I pulled into a parking lot with a few cars. I got out and looked, all four tires appeared to be okay to me. I turned off the car, turned it back on and the car was still convinced that my tires were flat and I shouldn’t be driving. I called roadside assistance and told them what was going on, that I believed some sort of sensor had gone haywire and asked for the address to the closest dealership. After finding my location, the roadside assistance operator said there was a truck that was only a few minutes away and he’d send it just to check me out. No problem, things are looking good now.
I picked up my phone and started checking out emails when I heard: KNOCK, KNOCK, KNOCK – there was a man standing outside my window. I rolled it down and he said, “I’m really hungry.” Without thinking I blurted out, “You know what, pal? I’m really hungry, too.” Now, when speaking to a homeless man, it’s probably bad form to complain about: a hotel fire, the fact that you’re in a city you aren’t familiar with, your car believes it should not be on the road, or the fact that you haven’t eaten in almost twenty-four hours. I politely told him, “I don’t carry cash” – which I don’t. (Cash mysteriously evaporates out of my wallet every time I put some in there.)
The homeless man who was hoping for a sandwich walked away. (I did offer him a bottle of water that I happened to have with me, but he declined). I looked off to my left and another homeless man was standing against a building, with a sword. Yes, that’s right. Not a switchblade, not a hunting knife, not a dagger - a sword.
Right about now a normal person would say, “Screw it, I’m outta here,” and drive away. Instead, I did a not so smart thing and called a friend of mine that was in Arizona. In my mind, if I was going to be attacked by the Samurai wanna-be to my left, I wanted the attack on record. Yes – a week after the fact and I DO know this was stupid, but at the time it seemed like a good plan. My window was still rolled down from the first homeless guy that had stopped by so I was sure Samurai-man could hear me. My conversation started with, “You’re not going to believe what my morning’s been like. . .” I told her about everything up to that point and added, “. . . and to top it all off, there’s some Fruit Loop with a sword standing 20 feet away from me.” (Yes, I called him a Fruit Loop and yes, I know this was a dumb idea, too.) Before said Fruit Loop could respond by gouging out my eye or scratching the paint off my car, the cavalry arrived – the tow truck driver. He confirmed that I did indeed have air in my tires and my car was mistaken.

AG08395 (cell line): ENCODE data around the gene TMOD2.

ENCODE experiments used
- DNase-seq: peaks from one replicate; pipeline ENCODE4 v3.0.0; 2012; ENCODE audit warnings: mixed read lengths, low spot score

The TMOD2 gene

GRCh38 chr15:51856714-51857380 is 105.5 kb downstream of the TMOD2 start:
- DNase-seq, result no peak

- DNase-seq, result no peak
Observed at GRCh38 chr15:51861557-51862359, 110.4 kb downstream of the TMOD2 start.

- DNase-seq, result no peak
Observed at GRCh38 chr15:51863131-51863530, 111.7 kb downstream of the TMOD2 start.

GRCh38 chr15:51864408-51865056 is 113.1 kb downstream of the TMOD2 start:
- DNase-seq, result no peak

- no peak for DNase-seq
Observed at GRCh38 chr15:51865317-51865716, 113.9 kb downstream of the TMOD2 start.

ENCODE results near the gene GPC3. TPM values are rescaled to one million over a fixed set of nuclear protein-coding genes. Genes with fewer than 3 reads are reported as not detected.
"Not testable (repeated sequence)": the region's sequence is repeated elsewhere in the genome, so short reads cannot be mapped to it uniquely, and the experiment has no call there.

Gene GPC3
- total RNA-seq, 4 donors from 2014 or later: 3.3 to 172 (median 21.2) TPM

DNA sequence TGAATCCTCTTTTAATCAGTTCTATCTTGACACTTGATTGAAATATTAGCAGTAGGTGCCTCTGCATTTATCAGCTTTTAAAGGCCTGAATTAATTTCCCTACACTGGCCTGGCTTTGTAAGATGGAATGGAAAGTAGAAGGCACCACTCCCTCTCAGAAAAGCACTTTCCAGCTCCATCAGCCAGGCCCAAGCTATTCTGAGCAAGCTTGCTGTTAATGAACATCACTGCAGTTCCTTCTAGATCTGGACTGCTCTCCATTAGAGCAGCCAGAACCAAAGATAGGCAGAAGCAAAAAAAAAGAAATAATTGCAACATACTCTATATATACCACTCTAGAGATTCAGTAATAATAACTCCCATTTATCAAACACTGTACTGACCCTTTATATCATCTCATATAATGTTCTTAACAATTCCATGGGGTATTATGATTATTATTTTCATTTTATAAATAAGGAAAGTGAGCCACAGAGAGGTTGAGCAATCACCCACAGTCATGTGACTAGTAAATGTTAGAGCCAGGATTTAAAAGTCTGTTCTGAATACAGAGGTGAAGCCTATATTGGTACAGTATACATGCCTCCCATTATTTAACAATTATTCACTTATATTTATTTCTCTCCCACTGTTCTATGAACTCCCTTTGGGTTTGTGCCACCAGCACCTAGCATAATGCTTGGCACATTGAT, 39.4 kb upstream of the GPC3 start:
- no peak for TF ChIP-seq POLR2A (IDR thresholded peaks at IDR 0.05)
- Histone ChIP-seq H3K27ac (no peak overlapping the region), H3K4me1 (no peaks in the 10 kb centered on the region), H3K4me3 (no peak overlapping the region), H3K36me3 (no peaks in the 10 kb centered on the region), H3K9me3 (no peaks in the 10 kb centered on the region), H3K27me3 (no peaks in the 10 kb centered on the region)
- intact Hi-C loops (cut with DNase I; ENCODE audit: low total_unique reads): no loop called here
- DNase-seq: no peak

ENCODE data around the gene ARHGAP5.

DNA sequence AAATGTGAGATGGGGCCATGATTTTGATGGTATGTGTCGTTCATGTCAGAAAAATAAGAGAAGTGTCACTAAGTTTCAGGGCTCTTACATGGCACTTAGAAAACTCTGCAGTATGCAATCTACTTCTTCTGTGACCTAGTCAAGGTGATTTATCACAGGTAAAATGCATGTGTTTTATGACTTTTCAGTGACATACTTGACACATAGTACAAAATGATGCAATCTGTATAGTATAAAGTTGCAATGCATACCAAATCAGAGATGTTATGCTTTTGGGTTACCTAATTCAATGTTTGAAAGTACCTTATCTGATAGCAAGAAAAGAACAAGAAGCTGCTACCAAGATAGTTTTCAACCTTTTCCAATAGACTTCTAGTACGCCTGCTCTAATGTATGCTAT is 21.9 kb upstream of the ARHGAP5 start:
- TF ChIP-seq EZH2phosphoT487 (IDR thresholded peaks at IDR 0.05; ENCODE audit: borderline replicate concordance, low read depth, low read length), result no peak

The tow truck driver noticed the man with the sword and asked if he’d been bothering me. He hadn’t. He hadn’t brandished it, or asked me for money for a sandwich, or anything, but really – Who carries a sword in downtown Detroit? Isn’t there a city ordinance against something like that? If not, I think one should be passed because homeless people with swords have got to be bad for tourism!
So, I got to the dealership, my car checked out okay, they were able to get the message to stop displaying that I was driving on four flat tires, they washed my car, and even gave me a rose! All in all – this was a day that I will be talking about for years to come.
Can you believe after all that, Monday still wasn’t the most memorable part of my trip to Detroit? The most memorable part was, Wednesday night when I got to go to dinner with Amy Bartol – Author of the book: Inescapable. I am a huge fan and I was super excited to get to meet her! For any of you that are also her fans, YES – she is just as cool in person as I thought she’d be. We had a great dinner, great conversation, and made plans to meet at the Decatur, GA Book Festival over Labor Day!! (Swords will be optional).